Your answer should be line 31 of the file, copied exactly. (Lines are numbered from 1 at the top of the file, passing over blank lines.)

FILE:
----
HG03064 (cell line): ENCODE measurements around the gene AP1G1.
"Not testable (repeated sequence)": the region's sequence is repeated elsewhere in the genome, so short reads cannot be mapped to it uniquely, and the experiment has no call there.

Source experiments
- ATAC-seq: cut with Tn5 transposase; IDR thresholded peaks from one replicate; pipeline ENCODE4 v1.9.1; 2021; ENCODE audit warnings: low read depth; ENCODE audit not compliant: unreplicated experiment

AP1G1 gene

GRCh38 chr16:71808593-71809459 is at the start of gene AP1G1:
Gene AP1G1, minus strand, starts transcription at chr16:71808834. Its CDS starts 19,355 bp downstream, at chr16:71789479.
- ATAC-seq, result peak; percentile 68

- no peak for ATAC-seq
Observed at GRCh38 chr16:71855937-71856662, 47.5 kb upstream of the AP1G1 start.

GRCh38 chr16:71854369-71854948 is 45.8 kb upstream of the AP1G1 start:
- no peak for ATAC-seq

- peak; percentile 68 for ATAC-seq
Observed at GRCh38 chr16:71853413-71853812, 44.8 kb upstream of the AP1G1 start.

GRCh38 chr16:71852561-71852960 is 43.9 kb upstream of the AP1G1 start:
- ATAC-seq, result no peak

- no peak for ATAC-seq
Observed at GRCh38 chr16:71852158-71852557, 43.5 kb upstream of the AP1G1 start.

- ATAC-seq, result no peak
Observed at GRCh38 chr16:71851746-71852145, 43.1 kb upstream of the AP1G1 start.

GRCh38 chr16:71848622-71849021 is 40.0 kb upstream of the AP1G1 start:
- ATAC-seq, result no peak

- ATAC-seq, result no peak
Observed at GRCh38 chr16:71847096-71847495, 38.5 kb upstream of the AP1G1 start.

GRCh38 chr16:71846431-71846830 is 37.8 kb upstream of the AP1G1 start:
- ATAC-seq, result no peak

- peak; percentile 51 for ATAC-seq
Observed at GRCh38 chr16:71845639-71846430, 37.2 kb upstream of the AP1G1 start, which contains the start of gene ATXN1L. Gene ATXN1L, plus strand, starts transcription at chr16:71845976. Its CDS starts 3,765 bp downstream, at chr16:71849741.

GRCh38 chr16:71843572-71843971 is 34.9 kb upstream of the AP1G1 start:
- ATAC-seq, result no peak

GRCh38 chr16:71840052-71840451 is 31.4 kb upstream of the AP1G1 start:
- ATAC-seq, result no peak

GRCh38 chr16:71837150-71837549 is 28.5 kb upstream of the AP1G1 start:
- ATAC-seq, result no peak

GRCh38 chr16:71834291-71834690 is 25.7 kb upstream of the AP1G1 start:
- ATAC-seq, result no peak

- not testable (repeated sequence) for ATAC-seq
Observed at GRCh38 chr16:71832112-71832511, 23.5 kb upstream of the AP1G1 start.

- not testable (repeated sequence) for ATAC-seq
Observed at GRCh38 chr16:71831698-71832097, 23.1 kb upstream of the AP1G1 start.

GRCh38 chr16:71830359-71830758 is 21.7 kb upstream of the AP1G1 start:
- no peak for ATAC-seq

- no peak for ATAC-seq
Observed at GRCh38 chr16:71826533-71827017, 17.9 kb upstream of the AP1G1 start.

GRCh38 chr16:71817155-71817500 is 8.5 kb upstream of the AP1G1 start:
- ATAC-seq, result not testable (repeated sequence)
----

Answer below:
GRCh38 chr16:71840052-71840451 is 31.4 kb upstream of the AP1G1 start: